In one negative holding for RIAA opponents, Judge Davis ruled that MediaSentryís downloading of music from Thomasís computer is sufficient for distribution.

Quote
    Thomas, herself, provided the copyrighted works for copying and placed them on a network specifically designed for easy, unauthorized copying. These actions would constitute more substantial participation in the infringement than the actions of the defendants in the Eighth Circuit cases who merely assisted in copying works provided by the investigators.

This is actually a huge negative for Thomas because itís a clear signal that on retrial, with proper jury instructions, RIAA can prove distribution.

Peerguardian2 blocking Media Defender grows a bit more relevant.
Logged

Thad

  • Master of Karate and Friendship for Everyone
  • Admin
  • Tested
  • Karma: -65394
  • Posts: 12111
    • View Profile
    • corporate-sellout.com
Re: Another thread on copyright/patent/trademark law
« Reply #50 on: October 01, 2008, 12:01:16 AM »

LA Times: Hollywood studios sue to stop distribution of DVD-copying software.

Specifically, it's for copying DVD's to a computer.

It's pretty much the same shenanigans the RIAA recently tried to pull by laughably suggesting it's illegal to copy CD's you own to your own computer.  I would assume the main difference here is that there's no CD rental industry; DVD ripping software makes it trivial to rent a DVD, copy it to your computer, and then have a permanent copy of the movie for the price of a rental.

Still, it has substantial noninfringing use, and I'm hoping the courts will recognize that.
Logged

Thad

  • Master of Karate and Friendship for Everyone
  • Admin
  • Tested
  • Karma: -65394
  • Posts: 12111
    • View Profile
    • corporate-sellout.com
Re: Another thread on copyright/patent/trademark law
« Reply #51 on: October 01, 2008, 05:12:01 PM »

Doctorow has more on same.  He adds something that I didn't notice in the other article: RealDVD STILL slaps DRM on DVD's it rips.  The MPAA is suing because the program strips out their DRM and PUTS SOMEBODY ELSE'S ON IT.

Crazier still, and the main point Doctorow notes in his post, is that the MPAA's lawyers ASK NOT TO BE NAMED.

Quote
Wait wait wait wait: what? These unnamed lawyers are on a press-call with the media, as spokespeople for their company, and they "asked that their names not be published?" And journalists complied?

Truly, this is a new low in chickenshittery that has me scraping my jaw off my chest. These lawyers aren't deep-throat whistle-blowers sneaking information out of their employers' filing cabinets: they're the official spokespeople for the firm. And they get anonymity?
Logged

Thad

  • Master of Karate and Friendship for Everyone
  • Admin
  • Tested
  • Karma: -65394
  • Posts: 12111
    • View Profile
    • corporate-sellout.com
Re: Another thread on copyright/patent/trademark law
« Reply #52 on: October 08, 2008, 03:53:00 PM »

Ars via GP: the statistics that the RIAA, MPAA, and ESA always trot out for money and jobs lost to piracy appear to be completely made-up.

I mean, I always naturally assumed they were exaggerated, but I assumed there was at least some bullshit formula used to come up with them, like the RIAA's $2000 per pirated song or whatever -- it may be vastly inflated, but at least it's a mechanism for calculating a total.  Ars Technica says it can't find a primary source for the "750,000 lost jobs and $250 billion" figures anywhere, and there's no telling where the hell they even came from.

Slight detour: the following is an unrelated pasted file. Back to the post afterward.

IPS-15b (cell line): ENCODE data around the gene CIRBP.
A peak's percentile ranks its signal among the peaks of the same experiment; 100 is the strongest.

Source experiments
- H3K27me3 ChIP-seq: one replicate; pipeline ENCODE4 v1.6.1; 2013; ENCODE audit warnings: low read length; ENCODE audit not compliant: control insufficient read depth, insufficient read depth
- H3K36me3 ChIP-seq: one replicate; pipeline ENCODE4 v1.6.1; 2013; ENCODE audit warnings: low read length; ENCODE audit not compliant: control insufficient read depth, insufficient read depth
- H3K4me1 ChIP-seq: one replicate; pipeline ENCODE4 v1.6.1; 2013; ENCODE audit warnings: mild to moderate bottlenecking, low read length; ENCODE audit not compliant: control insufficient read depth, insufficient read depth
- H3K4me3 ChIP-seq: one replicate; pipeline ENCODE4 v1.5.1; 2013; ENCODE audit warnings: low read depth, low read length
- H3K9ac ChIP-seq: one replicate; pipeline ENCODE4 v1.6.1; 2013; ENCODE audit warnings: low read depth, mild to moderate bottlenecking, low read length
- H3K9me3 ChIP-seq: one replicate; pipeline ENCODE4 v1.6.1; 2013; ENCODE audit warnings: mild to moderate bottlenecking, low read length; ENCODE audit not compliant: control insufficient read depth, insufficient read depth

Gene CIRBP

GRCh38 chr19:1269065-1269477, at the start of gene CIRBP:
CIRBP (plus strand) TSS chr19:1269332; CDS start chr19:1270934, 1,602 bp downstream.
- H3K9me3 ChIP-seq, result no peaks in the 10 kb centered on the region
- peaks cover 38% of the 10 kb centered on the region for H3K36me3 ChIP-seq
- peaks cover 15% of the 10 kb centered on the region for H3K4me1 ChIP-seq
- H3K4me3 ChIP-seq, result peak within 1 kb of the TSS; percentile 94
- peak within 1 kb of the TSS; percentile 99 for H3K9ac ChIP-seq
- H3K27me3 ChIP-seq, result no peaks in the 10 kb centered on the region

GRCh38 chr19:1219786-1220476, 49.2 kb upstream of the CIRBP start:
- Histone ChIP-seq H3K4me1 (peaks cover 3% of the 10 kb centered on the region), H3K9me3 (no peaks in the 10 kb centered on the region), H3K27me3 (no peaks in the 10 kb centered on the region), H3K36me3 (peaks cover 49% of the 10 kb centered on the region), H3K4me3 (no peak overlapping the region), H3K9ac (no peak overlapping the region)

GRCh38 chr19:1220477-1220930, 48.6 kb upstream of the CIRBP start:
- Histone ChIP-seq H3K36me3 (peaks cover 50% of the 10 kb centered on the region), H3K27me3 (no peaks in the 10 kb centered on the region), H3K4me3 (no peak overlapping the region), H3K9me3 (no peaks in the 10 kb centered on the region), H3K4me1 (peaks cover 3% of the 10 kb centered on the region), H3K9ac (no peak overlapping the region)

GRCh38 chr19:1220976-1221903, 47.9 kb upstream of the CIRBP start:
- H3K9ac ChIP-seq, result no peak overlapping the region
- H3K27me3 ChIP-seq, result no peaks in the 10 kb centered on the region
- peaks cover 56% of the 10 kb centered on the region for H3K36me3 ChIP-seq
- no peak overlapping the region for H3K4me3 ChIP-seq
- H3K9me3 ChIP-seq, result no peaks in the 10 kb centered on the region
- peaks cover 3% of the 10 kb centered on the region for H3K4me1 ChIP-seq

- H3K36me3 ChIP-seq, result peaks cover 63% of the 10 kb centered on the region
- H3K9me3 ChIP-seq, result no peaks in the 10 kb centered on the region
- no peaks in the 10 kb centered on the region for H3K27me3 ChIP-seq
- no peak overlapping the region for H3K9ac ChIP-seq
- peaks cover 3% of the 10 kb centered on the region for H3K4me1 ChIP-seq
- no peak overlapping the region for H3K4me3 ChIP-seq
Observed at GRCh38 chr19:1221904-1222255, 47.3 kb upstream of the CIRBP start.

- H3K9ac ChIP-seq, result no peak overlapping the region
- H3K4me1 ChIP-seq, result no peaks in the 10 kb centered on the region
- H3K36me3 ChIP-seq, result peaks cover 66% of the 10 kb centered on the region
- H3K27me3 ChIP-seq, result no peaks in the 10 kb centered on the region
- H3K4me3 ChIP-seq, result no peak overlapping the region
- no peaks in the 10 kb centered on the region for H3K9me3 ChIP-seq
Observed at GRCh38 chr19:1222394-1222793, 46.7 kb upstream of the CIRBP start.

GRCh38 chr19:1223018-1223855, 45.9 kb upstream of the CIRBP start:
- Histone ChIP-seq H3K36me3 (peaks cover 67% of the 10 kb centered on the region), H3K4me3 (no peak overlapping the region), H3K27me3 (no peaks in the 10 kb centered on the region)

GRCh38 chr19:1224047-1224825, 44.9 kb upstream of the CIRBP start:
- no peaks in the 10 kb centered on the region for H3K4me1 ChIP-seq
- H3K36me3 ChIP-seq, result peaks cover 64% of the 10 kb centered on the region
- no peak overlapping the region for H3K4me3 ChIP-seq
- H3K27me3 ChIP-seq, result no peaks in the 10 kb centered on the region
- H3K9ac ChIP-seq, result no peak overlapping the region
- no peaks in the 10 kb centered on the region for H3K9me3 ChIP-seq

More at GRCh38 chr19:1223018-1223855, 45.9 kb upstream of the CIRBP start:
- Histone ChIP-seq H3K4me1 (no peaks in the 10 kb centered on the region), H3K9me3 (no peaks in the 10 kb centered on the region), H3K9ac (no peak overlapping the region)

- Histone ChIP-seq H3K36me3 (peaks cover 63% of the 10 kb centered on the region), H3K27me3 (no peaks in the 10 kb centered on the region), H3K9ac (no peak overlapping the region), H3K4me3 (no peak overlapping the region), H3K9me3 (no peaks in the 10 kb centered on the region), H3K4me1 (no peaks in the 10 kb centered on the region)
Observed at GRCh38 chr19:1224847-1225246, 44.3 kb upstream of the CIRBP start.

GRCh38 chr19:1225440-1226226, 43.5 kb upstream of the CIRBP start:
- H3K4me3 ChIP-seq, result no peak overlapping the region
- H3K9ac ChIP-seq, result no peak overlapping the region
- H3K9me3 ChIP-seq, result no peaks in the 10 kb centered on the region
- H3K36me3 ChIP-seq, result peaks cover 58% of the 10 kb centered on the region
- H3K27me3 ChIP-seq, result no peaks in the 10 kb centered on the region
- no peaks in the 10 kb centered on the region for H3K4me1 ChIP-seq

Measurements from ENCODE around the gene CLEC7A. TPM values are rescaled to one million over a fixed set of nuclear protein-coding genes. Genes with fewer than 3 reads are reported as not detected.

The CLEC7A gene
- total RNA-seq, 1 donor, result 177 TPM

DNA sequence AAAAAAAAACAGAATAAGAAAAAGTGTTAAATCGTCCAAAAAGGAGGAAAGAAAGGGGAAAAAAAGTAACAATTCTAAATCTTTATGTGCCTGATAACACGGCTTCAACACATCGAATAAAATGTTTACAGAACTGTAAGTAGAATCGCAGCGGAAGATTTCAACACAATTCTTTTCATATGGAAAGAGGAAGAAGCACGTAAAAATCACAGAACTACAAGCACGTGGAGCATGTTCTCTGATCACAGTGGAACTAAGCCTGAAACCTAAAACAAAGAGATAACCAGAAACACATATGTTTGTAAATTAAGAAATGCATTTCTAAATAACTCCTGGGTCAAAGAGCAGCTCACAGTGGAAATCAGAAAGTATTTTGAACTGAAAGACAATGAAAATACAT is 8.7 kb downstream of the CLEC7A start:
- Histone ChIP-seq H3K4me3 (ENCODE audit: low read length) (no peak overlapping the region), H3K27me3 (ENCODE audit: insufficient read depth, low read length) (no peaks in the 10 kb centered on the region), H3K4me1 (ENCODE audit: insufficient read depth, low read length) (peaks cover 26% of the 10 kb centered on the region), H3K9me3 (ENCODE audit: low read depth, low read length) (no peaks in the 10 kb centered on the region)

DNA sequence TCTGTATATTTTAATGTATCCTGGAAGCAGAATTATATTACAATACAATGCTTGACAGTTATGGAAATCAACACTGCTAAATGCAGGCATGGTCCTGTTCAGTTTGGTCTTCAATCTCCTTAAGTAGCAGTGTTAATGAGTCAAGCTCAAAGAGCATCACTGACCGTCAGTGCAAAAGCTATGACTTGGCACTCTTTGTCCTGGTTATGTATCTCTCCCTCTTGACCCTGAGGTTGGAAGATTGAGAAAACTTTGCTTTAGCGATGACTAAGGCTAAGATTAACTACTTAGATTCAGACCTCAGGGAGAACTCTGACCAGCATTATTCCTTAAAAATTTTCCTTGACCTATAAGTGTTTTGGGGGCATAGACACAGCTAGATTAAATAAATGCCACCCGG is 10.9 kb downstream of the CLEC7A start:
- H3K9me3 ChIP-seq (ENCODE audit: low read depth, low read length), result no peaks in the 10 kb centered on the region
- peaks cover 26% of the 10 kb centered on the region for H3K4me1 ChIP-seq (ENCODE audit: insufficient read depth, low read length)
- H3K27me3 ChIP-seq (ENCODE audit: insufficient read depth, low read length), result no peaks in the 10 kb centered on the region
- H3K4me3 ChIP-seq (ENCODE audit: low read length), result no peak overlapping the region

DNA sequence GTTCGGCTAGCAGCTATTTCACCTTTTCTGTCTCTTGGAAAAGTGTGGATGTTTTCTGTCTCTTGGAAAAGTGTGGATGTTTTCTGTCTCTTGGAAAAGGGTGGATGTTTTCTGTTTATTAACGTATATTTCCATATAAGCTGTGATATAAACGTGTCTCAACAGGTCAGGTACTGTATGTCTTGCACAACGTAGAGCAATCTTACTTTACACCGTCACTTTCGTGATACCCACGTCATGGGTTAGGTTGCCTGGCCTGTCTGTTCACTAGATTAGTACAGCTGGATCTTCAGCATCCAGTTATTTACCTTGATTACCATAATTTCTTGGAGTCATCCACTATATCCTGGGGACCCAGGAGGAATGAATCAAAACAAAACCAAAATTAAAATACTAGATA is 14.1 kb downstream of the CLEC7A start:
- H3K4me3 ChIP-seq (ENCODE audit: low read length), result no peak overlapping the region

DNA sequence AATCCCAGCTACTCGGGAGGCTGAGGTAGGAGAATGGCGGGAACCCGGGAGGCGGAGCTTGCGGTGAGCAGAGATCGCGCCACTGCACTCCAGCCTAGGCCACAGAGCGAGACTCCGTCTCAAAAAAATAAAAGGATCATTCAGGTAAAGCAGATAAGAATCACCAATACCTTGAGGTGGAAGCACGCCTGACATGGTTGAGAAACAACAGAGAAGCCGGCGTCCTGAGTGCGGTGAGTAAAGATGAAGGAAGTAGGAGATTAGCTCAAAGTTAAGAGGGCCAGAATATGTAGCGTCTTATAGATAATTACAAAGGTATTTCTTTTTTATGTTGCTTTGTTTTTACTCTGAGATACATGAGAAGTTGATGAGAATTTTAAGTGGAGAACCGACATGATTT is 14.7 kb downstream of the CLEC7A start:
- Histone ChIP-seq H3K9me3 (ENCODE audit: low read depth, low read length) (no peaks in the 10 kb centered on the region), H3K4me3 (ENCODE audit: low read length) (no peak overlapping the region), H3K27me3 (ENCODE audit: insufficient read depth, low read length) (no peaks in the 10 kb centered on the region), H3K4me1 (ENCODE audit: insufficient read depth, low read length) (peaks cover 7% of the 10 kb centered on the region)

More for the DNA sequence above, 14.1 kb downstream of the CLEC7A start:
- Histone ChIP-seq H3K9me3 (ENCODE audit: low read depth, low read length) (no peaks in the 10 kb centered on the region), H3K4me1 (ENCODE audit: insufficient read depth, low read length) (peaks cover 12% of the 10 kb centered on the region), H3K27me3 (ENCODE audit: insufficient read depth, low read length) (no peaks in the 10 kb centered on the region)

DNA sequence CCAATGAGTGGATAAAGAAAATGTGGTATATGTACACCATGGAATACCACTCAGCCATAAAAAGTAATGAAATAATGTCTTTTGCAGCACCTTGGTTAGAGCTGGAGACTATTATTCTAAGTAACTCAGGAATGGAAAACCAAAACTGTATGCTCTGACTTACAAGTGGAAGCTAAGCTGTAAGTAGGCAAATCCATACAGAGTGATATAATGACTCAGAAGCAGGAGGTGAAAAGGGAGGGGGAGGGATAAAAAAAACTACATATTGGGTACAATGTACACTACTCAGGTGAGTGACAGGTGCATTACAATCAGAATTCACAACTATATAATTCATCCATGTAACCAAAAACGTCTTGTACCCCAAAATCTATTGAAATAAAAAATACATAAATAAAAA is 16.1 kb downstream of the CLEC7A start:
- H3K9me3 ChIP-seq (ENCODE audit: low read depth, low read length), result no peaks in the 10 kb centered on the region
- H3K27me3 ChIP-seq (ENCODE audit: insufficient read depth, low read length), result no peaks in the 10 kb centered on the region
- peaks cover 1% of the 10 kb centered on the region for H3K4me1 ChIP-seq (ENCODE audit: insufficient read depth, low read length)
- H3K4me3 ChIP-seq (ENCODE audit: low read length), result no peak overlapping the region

And yet, Congress has been writing laws, and the FBI has been enforcing them, based on those numbers for the past 15 years.
Logged

Mongrel

  • Emoticon Knight-Errant
  • kodePunc Team
  • Tested
  • *
  • Karma: -65340
  • Posts: 17029
    • View Profile
Re: Another thread on copyright/patent/trademark law
« Reply #53 on: October 08, 2008, 03:59:03 PM »

The real question is: Will anyone with the power to do anything actually see this and... do anything?
Logged

Classic

  • Happens more often than you'd think.
  • Tested
  • Karma: -58471
  • Posts: 7501
    • View Profile
Re: Another thread on copyright/patent/trademark law
« Reply #54 on: October 08, 2008, 04:10:07 PM »

I guess they're arguing that bribing senators to pass draconian protection laws is a natural outcome of piracy? And then they fire 750,000 people just to piss on the working man.
Logged

Thad

  • Master of Karate and Friendship for Everyone
  • Admin
  • Tested
  • Karma: -65394
  • Posts: 12111
    • View Profile
    • corporate-sellout.com
Re: Another thread on copyright/patent/trademark law
« Reply #55 on: October 08, 2008, 06:52:01 PM »

The real question is: Will anyone with the power to do anything actually see this and... do anything?

...you're trying to get me to go to law school, aren't you.
Logged

Mongrel

  • Emoticon Knight-Errant
  • kodePunc Team
  • Tested
  • *
  • Karma: -65340
  • Posts: 17029
    • View Profile
Re: Another thread on copyright/patent/trademark law
« Reply #56 on: October 08, 2008, 07:11:20 PM »

Well, all of my OTHER friends online seem to be lawyers or are on their way.*

*This was in no way deliberately my choice.
Logged

Arc

  • Admin
  • Tested
  • Karma: 0
  • Posts: 3703
    • View Profile
Re: Another thread on copyright/patent/trademark law
« Reply #57 on: October 08, 2008, 08:09:41 PM »

THAD, YOU HAVE TO DEFEND ME ON THESE DOMESTIC ABUSE CHARGES.

OH, AND CAN YOU TAKE A LOOK AT MY COMPUTER?
Logged

Romosome

  • Tested
  • Karma: 20
  • Posts: 1841
    • View Profile
Re: Another thread on copyright/patent/trademark law
« Reply #58 on: October 08, 2008, 08:15:10 PM »

Doctorow has more on same.  He adds something that I didn't notice in the other article: RealDVD STILL slaps DRM on DVD's it rips.  The MPAA is suing because the program strips out their DRM and PUTS SOMEBODY ELSE'S ON IT.

Crazier still, and the main point Doctorow notes in his post, is that the MPAA's lawyers ASK NOT TO BE NAMED.

Quote
Wait wait wait wait: what? These unnamed lawyers are on a press-call with the media, as spokespeople for their company, and they "asked that their names not be published?" And journalists complied?

Truly, this is a new low in chickenshittery that has me scraping my jaw off my chest. These lawyers aren't deep-throat whistle-blowers sneaking information out of their employers' filing cabinets: they're the official spokespeople for the firm. And they get anonymity?

The MPAA loves being anonymous just because it says so.
Logged

JDigital

  • Tested
  • Karma: 32
  • Posts: 2786
    • View Profile
Re: Another thread on copyright/patent/trademark law
« Reply #59 on: October 09, 2008, 12:19:42 AM »

I'm sort of surprised nobody's called the RIAA on their bullshit, but I guess it doesn't work that way. Maybe when you keep as many lawyers in a job as the RIAA does, it's hard to find a law firm who's quick to complain.

Remember when they sued a Russian company for the entire monthly GDP of Russia?
Logged
Pages: 1 2 [3] 4 5 6 7 8 ... 28